Where there’s muck there’s brass, as they’ve exclaimed in England for hundreds of years. It’s a saying that the young British start-up Kana Earth is interpreting pretty literally: its founders believe they can make money for investors and landowners alike while helping the UK to achieve its climate change targets – all through soil, peat and other natural resources.

Kana bills itself as “the home of UK nature carbon”. Its role will eventually be to play matchmaker between landowners with land that could be used to soak up carbon emissions and investors with the capital to help them get such projects off the ground. If that’s successful, the projects will generate carbon credits that companies can buy in order to offset their carbon emissions, creating a market and the potential for returns. “This is how we will get to net zero in the UK,” says Andy Creak, the founder and chief executive of Kana.

It’s an ambitious idea, but something that the UK badly needs as it strives to reach the climate change commitments it has made. Modest progress is being made – the UK’s total greenhouse gas emissions were 43.7% lower in 2021 than in 1990, but the country still produced net carbon emissions totalling 341.5 million tonnes; that was actually a 6.5% on the pandemic-affected previous year.

The UK has enshrined its commitment net zero by 2050 in legislation. But a legal requirement doesn’t guarantee compliance; the UK will need to substantially reduce its emissions over the next two-and-a-half decades, but also focus on carbon sequestration to soak up the emissions it can’t get rid of. That’s the only way the country can keep its promises.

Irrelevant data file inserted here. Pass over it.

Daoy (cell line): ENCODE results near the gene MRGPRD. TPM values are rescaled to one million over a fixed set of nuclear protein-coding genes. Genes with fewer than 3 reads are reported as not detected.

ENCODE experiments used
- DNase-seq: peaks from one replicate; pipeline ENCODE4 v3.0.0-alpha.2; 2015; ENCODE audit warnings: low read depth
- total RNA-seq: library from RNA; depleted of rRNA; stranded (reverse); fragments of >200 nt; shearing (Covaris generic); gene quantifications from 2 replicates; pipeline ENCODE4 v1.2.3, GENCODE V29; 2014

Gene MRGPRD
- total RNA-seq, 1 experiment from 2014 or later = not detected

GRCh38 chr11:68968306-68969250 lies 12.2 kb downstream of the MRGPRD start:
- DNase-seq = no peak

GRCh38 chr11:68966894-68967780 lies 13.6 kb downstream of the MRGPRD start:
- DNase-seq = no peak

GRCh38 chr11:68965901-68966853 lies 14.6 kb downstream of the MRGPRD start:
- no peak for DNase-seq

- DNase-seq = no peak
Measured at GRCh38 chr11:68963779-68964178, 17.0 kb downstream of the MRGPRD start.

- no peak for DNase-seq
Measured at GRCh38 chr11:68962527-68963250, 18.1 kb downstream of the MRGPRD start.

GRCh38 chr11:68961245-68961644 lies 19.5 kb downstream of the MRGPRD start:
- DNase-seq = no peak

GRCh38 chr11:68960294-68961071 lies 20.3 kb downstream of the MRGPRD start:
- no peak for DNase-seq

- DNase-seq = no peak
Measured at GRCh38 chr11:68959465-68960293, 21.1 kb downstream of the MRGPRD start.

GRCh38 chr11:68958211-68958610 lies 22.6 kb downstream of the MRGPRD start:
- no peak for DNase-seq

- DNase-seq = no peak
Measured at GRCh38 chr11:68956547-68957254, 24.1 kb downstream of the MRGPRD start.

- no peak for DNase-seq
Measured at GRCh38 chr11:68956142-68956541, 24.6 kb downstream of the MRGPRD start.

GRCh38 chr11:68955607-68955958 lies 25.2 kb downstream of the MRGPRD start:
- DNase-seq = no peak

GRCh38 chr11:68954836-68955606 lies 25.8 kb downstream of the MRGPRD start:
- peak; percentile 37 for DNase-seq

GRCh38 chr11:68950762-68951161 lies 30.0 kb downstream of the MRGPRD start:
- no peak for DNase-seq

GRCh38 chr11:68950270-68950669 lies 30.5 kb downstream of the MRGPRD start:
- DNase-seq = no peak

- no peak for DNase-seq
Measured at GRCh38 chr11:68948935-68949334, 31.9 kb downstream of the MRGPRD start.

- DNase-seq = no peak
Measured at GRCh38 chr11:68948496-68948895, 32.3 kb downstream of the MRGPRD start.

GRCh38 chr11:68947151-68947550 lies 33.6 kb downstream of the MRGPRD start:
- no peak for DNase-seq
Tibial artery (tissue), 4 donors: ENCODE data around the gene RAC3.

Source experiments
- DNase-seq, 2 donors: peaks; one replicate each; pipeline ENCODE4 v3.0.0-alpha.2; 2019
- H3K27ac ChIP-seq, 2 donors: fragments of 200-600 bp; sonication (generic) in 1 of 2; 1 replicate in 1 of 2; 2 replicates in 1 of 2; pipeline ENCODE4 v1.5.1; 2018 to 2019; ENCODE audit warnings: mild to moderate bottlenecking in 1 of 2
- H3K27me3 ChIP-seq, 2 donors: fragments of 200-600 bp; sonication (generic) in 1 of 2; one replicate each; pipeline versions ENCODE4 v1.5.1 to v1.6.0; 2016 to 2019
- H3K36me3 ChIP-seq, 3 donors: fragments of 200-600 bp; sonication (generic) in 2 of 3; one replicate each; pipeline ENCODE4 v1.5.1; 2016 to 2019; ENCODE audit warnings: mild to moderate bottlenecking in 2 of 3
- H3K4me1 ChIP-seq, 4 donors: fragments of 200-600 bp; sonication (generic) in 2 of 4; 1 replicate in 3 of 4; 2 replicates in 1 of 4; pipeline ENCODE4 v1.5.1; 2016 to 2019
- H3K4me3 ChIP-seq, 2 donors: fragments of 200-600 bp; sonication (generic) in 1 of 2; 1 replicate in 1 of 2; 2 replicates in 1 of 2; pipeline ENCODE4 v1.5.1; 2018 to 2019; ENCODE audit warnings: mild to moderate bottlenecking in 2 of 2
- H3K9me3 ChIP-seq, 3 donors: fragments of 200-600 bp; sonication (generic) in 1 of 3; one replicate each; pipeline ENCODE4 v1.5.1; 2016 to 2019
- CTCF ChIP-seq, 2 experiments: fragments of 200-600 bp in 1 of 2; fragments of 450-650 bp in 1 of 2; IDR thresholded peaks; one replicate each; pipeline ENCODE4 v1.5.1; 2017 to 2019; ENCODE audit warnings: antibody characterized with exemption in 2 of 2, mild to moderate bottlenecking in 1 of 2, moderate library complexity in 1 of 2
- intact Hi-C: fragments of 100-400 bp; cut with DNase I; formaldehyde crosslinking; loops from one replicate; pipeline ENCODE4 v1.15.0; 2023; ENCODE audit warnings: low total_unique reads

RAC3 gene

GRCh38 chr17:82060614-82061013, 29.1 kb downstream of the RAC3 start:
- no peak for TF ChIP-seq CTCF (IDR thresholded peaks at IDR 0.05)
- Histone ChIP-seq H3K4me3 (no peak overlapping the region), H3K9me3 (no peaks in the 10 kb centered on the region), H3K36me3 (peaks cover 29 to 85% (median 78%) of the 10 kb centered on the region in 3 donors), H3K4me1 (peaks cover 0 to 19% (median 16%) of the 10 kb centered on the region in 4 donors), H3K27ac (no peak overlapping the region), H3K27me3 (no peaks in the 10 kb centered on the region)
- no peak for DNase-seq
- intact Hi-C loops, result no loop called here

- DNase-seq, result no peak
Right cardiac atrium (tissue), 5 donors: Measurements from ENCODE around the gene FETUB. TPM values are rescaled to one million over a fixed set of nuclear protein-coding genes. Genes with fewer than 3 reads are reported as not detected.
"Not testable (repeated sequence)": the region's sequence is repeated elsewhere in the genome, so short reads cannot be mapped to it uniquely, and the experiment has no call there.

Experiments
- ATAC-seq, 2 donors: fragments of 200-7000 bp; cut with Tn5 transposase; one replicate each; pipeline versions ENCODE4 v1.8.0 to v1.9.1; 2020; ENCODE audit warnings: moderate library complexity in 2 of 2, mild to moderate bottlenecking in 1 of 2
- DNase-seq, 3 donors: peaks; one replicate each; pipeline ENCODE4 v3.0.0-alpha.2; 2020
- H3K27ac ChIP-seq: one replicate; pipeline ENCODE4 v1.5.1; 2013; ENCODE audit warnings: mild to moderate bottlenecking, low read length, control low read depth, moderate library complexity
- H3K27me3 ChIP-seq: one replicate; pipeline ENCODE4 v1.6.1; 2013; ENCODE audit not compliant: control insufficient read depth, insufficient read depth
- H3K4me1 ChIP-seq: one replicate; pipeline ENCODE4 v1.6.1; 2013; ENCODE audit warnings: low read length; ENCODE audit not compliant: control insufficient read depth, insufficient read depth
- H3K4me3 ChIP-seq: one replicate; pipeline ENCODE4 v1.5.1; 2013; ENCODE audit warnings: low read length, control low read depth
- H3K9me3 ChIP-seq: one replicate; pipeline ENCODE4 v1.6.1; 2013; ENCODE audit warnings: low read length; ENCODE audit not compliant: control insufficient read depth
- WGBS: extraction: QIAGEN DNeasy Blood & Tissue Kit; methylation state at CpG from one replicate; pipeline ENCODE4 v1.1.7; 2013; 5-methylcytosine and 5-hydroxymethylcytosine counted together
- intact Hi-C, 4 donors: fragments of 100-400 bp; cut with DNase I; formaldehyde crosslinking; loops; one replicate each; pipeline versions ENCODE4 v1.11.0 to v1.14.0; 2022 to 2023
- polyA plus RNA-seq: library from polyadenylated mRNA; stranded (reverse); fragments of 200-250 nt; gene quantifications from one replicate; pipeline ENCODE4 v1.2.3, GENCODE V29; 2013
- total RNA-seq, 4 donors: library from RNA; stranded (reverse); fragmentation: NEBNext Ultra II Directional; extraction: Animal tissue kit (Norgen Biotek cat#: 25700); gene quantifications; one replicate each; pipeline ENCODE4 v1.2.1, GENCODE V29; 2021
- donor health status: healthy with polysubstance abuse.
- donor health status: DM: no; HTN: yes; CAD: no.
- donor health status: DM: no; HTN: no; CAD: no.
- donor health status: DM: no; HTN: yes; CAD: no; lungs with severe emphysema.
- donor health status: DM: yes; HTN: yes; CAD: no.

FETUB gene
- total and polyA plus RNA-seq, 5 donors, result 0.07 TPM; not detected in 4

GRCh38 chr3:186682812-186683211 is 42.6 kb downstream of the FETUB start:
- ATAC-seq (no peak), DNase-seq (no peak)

The good news from a financial perspective is this represents an economic opportunity for those ready to explore what is possible. In 2020, the UK Climate Change Committee (CCC) estimated that the UK’s natural environment has the capacity to offset 57 million carbon units a year by 2050 – but only if investment of £1.4 billion each year until then can be found there.

That total comes from a variety of sources. New woodland creation, as well as trees, hedges and other planting can certainly deliver a chunky portion of the sequestration required. Peatland, soil and projects such as rewilding, and the restoration of saltmarsh and seagrass will also contribute.

The question, however, is how to make this happen. Right now, efforts to turn the UK into more of a carbon sink are piecemeal to say the least. While schemes do exist – and investors are beginning to take an interest – they are small-scale. And no single authority appears to be tracking them.

“The key is to ensure investment can be deployed at scale,” argues Creak. “We need to ensure investment decision makers can access this market without having to put on their wellington boots.”

Kana believes it can build the infrastructure required to turn a trickle of projects into a stream. It has already built a directory of the nature-based carbon projects that are already up and running in the UK, providing a single resource so that offsetters and investors can explore what is available and begin to think about aggregating projects so they can participate at scale. The next stage will be to build out the infrastructure required to connect interested parties and, ultimately, to facilitate investment.

It’s a project that could make a huge impact – both on the UK’s success in combating climate change and on its physical environment. “If we are successful, you will see the impact of our work everywhere you go,” adds Creak. “In 20 years’ time we will have changed the landscape of the UK – or we will have failed.”


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